This is while the beleaguered housing sector is slowly showing signs of life. According to the Central Bank of Iran, the number of home sales in Tehran rose by 6.4% in the second month of the current fiscal year (started April 21). The total number of sales stood at 16,374 residential units with an average price of 45.3 million rials ($1,210) per square meter, with prices registering a growth of 5.7% year-on-year.

According to Mehdi Sarlak, a steel market analyst, improved housing sector conditions are unlikely to revive domestic demand for steel as the sentiment in the industrial material’s market is closely tied to state construction projects.

“Unless the recession is completely overcome, no new construction projects will be launched. Hence, demand for steel is not expected to pick up,” Sarlak was quoted as saying by SMT daily.

The conclusion here would be what most local steelmakers have already arrived at: The sector needs to set sights on foreign markets.

Export-Oriented Industry?

Iranian steelmakers, looking for a way out of the recession-hit market, have been gearing up for exports for some time now.

The prime example would be the main Iranian long steel producer Esfahan Steel Company, which is now exporting all its products, according to the company's manager, Ahmad Sadeqi.

"Domestic demand is quiet and 100% of the company's products are being exported for the time being," he says.

"Esfahan Steel is being saved by its profitable exports and we hope that this will continue in future."

Steel mills exported over 3.74 million tons of semi-finished and 1.79 million tons of steel products in the last fiscal year (March 2016-17), registering a 108% and 16% growth compared to the preceding year, according to Iranian Steel Producers Association.

The aggregate 5.53 million tons of exports were equivalent to about 30% of the country’s output for the period.

Iran is currently the world’s 20th largest exporter of steel, according to WSA.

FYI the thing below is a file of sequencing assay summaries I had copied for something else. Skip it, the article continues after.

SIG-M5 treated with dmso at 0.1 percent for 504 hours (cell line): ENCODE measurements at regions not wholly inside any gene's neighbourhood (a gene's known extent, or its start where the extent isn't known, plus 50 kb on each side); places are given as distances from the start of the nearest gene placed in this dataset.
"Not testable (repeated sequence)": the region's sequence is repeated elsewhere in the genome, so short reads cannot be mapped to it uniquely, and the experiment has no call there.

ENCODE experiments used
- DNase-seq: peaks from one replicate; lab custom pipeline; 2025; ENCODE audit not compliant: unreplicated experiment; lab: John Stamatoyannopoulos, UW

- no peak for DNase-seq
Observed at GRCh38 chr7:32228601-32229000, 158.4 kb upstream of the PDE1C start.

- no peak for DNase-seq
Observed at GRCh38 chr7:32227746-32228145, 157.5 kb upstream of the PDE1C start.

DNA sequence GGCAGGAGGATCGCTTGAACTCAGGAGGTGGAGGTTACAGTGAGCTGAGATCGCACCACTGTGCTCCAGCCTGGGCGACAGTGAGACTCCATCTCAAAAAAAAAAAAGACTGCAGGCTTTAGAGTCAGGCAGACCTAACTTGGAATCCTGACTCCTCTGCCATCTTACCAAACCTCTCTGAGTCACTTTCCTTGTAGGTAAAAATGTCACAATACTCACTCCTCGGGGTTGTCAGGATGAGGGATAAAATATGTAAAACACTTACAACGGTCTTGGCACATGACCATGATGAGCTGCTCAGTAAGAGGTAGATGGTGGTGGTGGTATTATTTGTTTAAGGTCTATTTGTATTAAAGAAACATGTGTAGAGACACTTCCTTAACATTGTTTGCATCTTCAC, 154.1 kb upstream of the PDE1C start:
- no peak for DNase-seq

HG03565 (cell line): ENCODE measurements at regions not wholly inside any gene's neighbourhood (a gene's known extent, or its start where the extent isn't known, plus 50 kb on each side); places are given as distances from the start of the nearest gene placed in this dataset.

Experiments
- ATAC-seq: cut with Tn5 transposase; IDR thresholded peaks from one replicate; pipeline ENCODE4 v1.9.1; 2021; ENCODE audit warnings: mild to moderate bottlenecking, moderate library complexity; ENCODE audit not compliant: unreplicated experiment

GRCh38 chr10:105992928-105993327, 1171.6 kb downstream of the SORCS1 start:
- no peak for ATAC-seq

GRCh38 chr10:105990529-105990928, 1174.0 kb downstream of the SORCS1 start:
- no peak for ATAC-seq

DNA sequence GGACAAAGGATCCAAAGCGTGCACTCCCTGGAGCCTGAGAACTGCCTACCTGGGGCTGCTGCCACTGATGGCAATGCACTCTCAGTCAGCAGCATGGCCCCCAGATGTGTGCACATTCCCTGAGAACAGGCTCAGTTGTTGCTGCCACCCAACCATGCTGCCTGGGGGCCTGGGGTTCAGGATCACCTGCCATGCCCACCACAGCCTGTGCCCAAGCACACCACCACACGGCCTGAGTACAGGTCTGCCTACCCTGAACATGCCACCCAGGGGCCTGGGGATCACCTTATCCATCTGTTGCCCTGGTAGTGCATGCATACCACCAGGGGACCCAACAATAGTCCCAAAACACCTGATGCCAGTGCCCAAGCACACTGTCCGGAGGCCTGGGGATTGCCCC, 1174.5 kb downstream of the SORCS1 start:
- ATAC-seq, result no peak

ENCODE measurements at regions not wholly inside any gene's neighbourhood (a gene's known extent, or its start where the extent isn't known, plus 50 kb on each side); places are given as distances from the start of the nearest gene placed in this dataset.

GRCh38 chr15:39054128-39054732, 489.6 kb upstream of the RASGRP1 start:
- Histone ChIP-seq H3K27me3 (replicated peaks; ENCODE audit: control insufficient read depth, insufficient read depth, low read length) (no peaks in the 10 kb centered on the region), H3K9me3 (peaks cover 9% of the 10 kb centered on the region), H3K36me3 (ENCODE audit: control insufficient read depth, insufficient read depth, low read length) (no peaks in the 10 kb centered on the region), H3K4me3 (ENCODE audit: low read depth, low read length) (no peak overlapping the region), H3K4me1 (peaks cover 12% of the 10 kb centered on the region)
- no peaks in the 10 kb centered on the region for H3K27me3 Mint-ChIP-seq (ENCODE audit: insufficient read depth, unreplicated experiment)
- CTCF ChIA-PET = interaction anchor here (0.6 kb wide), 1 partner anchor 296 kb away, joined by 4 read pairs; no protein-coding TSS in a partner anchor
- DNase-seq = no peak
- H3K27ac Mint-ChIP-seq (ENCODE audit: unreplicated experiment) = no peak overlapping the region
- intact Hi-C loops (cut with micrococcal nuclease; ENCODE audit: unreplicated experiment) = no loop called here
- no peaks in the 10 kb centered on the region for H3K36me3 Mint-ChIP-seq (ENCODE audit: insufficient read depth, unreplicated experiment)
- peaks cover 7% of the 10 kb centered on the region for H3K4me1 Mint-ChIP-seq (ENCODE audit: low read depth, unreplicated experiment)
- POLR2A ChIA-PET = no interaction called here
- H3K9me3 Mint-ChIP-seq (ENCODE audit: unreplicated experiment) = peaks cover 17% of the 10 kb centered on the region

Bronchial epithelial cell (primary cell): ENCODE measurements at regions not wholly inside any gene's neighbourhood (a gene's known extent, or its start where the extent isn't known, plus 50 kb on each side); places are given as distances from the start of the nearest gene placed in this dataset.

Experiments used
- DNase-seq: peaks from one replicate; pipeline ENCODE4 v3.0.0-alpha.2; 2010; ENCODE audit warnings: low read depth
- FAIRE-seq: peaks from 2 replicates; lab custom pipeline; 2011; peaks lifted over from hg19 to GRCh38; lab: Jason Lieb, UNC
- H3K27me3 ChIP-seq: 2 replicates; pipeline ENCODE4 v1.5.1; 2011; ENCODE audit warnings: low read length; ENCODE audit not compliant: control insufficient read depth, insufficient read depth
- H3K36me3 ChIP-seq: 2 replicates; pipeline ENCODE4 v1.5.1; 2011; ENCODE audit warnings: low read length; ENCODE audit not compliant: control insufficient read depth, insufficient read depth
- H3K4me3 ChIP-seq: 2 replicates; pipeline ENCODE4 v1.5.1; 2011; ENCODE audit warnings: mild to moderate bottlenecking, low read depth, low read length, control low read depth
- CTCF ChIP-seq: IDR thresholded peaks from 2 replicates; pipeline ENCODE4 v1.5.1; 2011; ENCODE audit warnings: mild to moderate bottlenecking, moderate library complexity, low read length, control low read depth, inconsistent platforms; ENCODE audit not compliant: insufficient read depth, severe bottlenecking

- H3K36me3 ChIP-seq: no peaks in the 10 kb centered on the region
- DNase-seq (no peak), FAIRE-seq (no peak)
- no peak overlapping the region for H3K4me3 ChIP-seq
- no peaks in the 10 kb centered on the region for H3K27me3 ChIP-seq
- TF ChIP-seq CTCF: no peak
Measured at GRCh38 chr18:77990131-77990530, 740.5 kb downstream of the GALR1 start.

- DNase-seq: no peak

Interestingly, Iran’s rise in exports has been so rapid that a few markets have been spooked regarding dumping practices or have already slapped anti-dumping tariffs on Iranian goods.

Thailand, for instance, set what it calls "definitive anti-dumping duties" on the import of hot-rolled flats in coil and sheet forms from Iran last week. The range is from as low as 7.25% to as high as 38.27% and is in place for a period of five years from May 16.

Also last year, the Brussels-based steel lobby group Eurofer declared that Iranian steel export had become a “threat” to European markets.

The group’s members, who produce more than a quarter of EU’s iron and steel products, were startled by data showing Iranian HRC shipments growing nearly eightfold between 2013 and 2016 to over 1 million tons. Most were made by Iran’s largest steelmaker Mobarakeh Steel Company.

The European Commission was expected to set preliminary anti-dumping duties on Iranian HRC back on April 7, but backtracked on its decision a few days later. EC announced that it might still impose definite duties within the next six months, according to Metal Bulletin.

Making things even more complicated for the industry is the opposition to expanding exports by local downstream producers. They claim that there are not enough semis to feed their rolling mills. Rebar producers have been most vocal, demanding steelmakers to prioritize the local market.

Last year was also witness to a dispute between MSC and the Construction Pipe and Profile Manufacturers Association.

The association accused MSC of refusing to provide the sector with their needed feedstock of flat steel, overcharging local buyers and prioritizing exports. After dragging on for months with some consumers voicing the same complaint, the Industries Ministry officially ordered MSC to shift its focus to the local market. Consequently, MSC’s exports growth dropped markedly last year.